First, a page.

Sweden’s Vision Zero – benchmark for road safety

Image: Vision Zero
Image: Vision Zero

What do Stockholm, Rotterdam and Berlin have in common?  They are all involved in Vision Zero, aspiring to road safety at its best.

The Vision Zero concept first originated in Sweden in 1997.  Swedish parliament adopted it as their official road policy.  The central theme for Vision Zero is to reduce all traffic fatalities and severe injuries to zero by 2020, whilst at the same time increasing safe, healthy, and equitable mobility for all.

US based, Leah Shahum, is leading the charge for America to adopt the Vision Zero strategy.  Launched earlier this year, NYC Mayor Bill de Blasio was the first to join the program announcing a Vision Zero goal of eliminating traffic deaths and injuries in the New York City.

PTC follows Leah Shahum on her research trip to Stockholm, Rotterdam and Berlin where she looks for the common features of the three cities’ approach to road safety.

Shahum highlights five key areas of focus:

1. Managing speed is a top priority

Policy makers in all three countries agree that managing speed is the number one priority for improving safety.  This has not happened overnight, but has been part of their long term planning, for at least the past 15 years.  Speed limits are set depending on the importance of a road, the kind of users and the mix of users on a particular road.   If a road is being used by walkers, cyclists and drivers, that road would have a lower speed limit to reduce the impact of any accidents.

For example, in the Netherlands speed limits have been lowered as follows:

  • 50 km/per hour to 30km/per hour on smaller, residential streets
  • 70 km/per hour to 50 km/per hour on larger roads
  • 100 km/per hour to 70 km/per hour on freeways

2. The key to success is street design

A common theme for these three countries, Sweden, Netherlands and Germany is the “high level of attention toward re-designing the physical layout of streets for the safety of all users”, according to Shahum.  Whilst the specifics may differ between countries, planners all highlight the need for investment in safer street design.  Options include addition of more roundabouts to slow traffic at intersections, and a greater need for separation between cars and bicycles on roads with larger volumes of traffic and higher speed.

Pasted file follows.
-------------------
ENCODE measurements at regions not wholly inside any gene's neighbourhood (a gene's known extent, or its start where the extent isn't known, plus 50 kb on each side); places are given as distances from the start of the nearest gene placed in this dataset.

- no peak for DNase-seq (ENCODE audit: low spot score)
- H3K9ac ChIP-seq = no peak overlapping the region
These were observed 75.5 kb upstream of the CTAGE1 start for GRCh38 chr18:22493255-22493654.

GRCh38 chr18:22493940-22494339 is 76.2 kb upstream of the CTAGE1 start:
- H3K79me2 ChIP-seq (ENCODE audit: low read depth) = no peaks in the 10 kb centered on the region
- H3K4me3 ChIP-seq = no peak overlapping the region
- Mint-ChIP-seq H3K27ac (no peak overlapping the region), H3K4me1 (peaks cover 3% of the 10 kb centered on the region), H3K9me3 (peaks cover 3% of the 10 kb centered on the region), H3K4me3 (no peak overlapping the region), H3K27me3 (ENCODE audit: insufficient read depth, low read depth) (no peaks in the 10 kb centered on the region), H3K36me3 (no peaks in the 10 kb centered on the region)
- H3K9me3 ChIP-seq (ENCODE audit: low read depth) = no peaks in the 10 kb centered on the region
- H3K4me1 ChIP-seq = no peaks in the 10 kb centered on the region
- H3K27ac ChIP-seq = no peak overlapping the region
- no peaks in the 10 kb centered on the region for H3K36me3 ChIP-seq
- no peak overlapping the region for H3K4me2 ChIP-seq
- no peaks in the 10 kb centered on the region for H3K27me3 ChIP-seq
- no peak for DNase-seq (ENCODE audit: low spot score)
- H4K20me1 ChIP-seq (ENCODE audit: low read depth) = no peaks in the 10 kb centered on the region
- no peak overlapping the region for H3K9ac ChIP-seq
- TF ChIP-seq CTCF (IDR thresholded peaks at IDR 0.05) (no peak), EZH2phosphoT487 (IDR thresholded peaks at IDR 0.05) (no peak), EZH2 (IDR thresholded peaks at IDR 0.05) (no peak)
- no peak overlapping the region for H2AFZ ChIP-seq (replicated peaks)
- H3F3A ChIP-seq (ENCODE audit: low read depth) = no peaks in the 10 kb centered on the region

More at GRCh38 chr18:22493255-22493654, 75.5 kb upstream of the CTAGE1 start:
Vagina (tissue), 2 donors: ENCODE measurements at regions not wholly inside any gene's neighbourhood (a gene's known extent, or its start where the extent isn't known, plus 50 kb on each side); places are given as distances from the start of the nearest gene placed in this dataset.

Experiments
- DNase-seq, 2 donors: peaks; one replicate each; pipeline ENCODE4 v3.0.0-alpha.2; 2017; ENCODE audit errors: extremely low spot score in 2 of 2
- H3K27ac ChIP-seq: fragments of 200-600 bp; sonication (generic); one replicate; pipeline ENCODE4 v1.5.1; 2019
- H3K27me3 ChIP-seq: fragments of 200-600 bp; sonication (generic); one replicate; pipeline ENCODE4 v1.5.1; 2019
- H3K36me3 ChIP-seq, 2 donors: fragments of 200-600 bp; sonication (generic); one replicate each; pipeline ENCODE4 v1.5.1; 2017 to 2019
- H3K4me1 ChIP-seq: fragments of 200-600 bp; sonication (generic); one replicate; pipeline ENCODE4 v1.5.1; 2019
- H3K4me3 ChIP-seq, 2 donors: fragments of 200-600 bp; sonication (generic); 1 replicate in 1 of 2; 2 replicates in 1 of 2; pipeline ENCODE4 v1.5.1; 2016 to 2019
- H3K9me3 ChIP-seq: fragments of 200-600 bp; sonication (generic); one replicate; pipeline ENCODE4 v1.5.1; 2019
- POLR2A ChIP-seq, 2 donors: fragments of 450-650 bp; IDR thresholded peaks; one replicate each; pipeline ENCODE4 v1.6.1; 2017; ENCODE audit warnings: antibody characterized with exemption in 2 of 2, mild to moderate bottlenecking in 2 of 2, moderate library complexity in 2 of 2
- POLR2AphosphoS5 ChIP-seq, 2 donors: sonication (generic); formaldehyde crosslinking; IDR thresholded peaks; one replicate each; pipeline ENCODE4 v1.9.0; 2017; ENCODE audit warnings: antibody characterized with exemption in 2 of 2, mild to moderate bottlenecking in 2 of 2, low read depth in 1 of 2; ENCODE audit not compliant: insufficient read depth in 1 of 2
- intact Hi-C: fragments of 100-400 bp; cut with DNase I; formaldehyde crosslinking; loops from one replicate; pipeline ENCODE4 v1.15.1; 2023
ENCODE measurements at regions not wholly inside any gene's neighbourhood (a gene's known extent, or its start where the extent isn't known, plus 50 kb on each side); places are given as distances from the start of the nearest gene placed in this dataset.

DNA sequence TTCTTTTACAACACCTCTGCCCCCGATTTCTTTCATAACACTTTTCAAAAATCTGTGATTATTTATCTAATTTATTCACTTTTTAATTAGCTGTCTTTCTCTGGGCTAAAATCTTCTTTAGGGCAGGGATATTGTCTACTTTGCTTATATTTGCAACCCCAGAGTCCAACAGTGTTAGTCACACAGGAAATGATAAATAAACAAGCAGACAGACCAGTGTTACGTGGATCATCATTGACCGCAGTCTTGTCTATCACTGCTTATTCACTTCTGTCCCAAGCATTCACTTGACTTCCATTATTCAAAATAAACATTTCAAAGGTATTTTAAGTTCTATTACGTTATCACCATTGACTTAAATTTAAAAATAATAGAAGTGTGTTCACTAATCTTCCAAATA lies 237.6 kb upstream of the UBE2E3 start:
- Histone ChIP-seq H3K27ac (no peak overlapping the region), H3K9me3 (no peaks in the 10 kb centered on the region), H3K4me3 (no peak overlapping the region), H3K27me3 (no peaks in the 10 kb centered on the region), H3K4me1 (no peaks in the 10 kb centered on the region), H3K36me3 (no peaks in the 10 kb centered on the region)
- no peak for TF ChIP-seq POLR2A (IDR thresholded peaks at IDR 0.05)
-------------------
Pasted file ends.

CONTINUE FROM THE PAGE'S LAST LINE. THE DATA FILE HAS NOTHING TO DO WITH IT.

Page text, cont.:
3. Engagement with the Private Sector

What is interesting to note is the relation between the public, government and private sector in relation to road safety.  In Sweden, the Netherlands and Germany there is far more discussion and investment from automobile companies, insurance companies and other related private sector corporations.    For instance in Germany and Sweden, insurance companies invest significant resources into traffic safety research.  This can only be a positive step for insurance companies, as they assist with road safety, which at the end of the day impacts on their own risk and reduces payouts related to collisions and injuries.

Another proactive approach noted is that Swedish Insurance companies piloted a system of installing speed measurement capability in the cars of some insurance policyholders.  Those drivers were then, in-turn, rewarded with lower premium payments if they stayed within the speed limits.

4. Engineering investment vs education and enforcement

Shahum refers to the three E’s in creating safer streets.  Engineering, Education and Enforcement.  Whilst educating the community on road safety is important, as is enforcement, these efforts have not received the same priority as street design when it comes to road safety in the Netherlands, Germany and Sweden.  The impact of education is particularly hard to assess, as the impact isn’t as clear as speed management and changes to street design.

  1. Future direction: Vision Zero 2.0

Whilst Swedish policy-makers have historically placed emphasis on enhancing automobile technology systems and improving design on rural roads, their plan for the future is to place a greater focus on urban areas and safety for people riding bikes and walking. Meanwhile, the Dutch are approaching ‘sustainable safety’ with a fresh look.  They are reflecting and analysing what has worked and which measures need updating. One thing is for certain both Governments hope to form even stronger alliances with the private sector.

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